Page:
Get your attorney involved. If you don’t have a lawyer to help you with your claim, now is a good time to seek some advice. Oftentimes, insurance companies use IMEs to try to show that you aren’t entitled to disability benefits anymore. A lawyer can help protect your rights during the IME process by, among other things, finding out what the policy requires (and doesn’t require) and discussing those requirements with your insurer. If you aren’t sure how to find the right lawyer, consider our Questions to Ask When Choosing a Disability Insurance Attorney.
Tonight on PBS’s documentary series “Independent Lens,” the spotlight will be on the history of the Disability Rights Movement that led to the Americans with Disabilities Act (ADA). The film takes a look at the often horrifying and discriminatory practices that persons with disabilities were subjected to and the brave individuals who fought for change.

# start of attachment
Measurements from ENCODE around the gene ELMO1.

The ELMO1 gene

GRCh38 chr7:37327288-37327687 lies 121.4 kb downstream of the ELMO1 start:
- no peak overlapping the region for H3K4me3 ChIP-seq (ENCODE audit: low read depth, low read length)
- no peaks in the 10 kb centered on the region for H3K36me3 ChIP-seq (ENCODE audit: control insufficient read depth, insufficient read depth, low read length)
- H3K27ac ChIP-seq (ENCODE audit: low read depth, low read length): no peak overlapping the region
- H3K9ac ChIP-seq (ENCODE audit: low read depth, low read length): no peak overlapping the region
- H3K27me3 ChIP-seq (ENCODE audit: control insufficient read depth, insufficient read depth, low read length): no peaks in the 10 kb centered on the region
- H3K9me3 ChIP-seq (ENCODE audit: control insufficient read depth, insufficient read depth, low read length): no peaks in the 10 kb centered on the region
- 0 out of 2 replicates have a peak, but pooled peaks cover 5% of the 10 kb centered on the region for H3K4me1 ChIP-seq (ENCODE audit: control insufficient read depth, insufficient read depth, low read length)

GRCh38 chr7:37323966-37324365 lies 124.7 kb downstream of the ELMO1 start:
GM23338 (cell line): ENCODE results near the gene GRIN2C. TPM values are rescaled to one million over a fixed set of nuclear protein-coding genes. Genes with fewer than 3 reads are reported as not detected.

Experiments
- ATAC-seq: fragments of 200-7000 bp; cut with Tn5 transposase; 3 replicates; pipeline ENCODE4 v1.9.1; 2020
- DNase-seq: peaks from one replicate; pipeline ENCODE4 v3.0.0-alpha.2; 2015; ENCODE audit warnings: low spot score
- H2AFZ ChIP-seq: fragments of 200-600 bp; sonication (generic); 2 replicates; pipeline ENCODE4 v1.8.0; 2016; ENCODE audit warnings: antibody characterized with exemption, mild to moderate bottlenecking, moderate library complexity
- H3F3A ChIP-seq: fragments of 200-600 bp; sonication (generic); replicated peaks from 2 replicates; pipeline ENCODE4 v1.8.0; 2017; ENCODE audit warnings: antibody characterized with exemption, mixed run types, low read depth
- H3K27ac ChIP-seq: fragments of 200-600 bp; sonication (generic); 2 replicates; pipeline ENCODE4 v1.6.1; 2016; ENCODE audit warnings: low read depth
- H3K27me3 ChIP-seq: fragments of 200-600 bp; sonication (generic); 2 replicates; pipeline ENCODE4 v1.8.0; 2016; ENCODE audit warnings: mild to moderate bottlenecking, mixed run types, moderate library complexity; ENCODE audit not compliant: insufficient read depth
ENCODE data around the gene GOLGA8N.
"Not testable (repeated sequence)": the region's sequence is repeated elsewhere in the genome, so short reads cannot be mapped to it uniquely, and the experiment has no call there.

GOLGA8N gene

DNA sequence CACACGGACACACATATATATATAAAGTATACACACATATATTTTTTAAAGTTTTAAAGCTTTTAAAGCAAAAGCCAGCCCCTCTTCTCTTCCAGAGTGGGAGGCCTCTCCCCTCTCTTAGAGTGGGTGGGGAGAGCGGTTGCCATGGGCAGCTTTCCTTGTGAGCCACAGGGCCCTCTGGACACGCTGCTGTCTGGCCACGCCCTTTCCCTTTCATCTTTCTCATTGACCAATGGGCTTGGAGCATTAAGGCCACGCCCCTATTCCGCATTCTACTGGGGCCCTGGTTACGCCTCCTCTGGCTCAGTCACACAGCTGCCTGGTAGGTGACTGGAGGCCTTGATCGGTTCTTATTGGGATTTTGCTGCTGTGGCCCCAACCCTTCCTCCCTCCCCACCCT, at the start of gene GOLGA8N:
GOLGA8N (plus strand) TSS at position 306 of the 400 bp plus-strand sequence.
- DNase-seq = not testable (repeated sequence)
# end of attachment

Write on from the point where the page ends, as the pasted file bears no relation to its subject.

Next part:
In addition to the trailer preview above, PBS describes the documentary as follows:
Lives Worth Living follows one man’s struggle to survive after a spinal cord injury and his role in the earliest days of the Disability Rights Movement.
Fred Fay’s life proves that one man can change the world, even though he has to lie flat on his back just to stay alive. Lives Worth Living looks at Fay’s struggle to survive after a spinal cord injury and the small group of dedicated activists who formed the Disability Rights Movement to drive the nation towards equal rights.
The late Fred Fay survived a devastating spinal cord injury when he was only 16, and turned his misfortune into a movement for equality. With a small group of dedicated activists, he spearheaded the disability rights movement and changed the face of American society.
The Chattanooga Times Free Press reports that disability insurer Unum (based in Chattanooga, Tennessee) had to close key branches in Worcester, Massachusetts and Portland, Maine on Monday and possibly again today due to the impact of Superstorm Sandy. Unum’s field offices in New York are closed today, and six other Unum field offices along the Eastern Seaboard from Washington, D.C. to Boston have also been closed due to the extreme weather conditions.
The closures may cause delays for insureds in receiving their disability checks or having their paperwork or claims processed while the insurers weather the storm.
Other disability insurers with bases in the areas affected by Superstorm Sandy include Massachusetts Mutual Insurance Company (MassMutual), Berkshire Life, Guardian Life, New York Life, and The Hartford.